Finally, you must know that you are content with the man that your groom is. Not with whom he could become, but with whom he is at the time of your marriage. The chances are good that his career will progress, his income will increase, and he will grow in wisdom over the years, and it would not be surprising if he made changes to his clothing style, his hair style, and even to his opinions on important matters. But you should not marry him hoping or expecting to change him—changes will occur naturally, and you should embrace those changes as you mature together, but you must be content with him, the man you have chosen, as he is. His overall character is unlikely to change, and those little quirks that may or may not have begun to wear on you probably will endure.  You must know, with a certainty, deep down in your bones, that you will be able to live with this man, as he is now. Do not marry a man expecting to change him. If you do, both you and he will be in for a lifetime of disappointment.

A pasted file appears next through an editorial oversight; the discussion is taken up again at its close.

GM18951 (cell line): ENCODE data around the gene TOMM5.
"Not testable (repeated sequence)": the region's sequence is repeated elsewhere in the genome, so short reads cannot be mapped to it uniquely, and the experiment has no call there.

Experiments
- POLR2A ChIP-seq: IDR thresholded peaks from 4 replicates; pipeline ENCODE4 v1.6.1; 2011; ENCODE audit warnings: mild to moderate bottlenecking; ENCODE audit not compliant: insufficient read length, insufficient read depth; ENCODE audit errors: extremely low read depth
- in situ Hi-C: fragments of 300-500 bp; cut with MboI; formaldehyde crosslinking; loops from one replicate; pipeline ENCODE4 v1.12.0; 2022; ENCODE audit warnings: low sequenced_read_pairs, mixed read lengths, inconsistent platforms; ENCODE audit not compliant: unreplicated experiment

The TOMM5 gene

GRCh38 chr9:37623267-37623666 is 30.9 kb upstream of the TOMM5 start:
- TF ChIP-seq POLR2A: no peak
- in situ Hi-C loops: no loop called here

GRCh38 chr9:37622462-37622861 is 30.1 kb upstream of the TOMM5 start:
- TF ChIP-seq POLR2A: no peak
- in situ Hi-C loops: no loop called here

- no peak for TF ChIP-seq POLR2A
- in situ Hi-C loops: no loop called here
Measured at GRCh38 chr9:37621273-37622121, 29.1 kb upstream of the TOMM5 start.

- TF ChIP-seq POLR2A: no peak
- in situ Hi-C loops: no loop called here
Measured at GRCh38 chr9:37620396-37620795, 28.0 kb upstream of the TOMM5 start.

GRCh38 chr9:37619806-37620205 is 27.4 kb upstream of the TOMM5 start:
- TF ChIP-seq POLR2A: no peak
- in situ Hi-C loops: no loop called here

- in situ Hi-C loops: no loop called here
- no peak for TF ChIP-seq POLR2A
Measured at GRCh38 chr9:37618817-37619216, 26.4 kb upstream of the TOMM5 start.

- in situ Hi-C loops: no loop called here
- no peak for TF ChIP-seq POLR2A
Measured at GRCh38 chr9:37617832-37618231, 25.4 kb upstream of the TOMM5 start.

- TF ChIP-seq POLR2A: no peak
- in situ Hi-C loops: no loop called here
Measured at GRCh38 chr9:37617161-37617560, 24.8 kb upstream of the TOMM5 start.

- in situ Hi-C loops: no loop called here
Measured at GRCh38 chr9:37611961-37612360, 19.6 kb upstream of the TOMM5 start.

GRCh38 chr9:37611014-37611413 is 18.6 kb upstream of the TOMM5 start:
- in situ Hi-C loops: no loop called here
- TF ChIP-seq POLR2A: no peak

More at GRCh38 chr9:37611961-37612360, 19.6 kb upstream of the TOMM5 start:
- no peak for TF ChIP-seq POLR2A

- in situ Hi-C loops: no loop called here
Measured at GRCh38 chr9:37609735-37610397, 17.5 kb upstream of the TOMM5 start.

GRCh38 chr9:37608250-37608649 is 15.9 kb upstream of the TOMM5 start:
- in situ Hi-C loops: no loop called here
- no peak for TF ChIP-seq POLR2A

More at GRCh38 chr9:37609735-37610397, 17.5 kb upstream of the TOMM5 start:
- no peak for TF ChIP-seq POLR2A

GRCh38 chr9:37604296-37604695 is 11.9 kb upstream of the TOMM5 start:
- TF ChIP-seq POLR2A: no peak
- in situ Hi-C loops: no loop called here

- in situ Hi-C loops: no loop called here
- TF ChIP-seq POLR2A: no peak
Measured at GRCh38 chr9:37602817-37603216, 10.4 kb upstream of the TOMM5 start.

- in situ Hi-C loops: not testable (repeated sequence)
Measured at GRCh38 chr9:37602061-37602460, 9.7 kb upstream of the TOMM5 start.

Does this list seem impossible? Reading over it, it sounds like these are lofty goals, wonderful ideals that have no place in reality. I can assure you, however, that these things are possible. When your father and I married, people kept asking me “Are you nervous?” and “Are you scared?” and even “How can you possibly say that you will follow his lead, no matter what? What if you know he’s making the wrong choice? What if he changes?” My responses: “Not about the marriage, although some about the wedding itself—I’m nervous that I’ll trip over my heels!”; “Not at all”; and “Because I know him, and I trust him. If I think he’s making a mistake, I’ll tell him so, and I’ll tell him why, but when it comes down to it, he has the final say, and I will trust him. If he does make a mistake, we’ll work through the results together, but I will not undermine him. And if he changes, I’ll deal with it—I trust him.”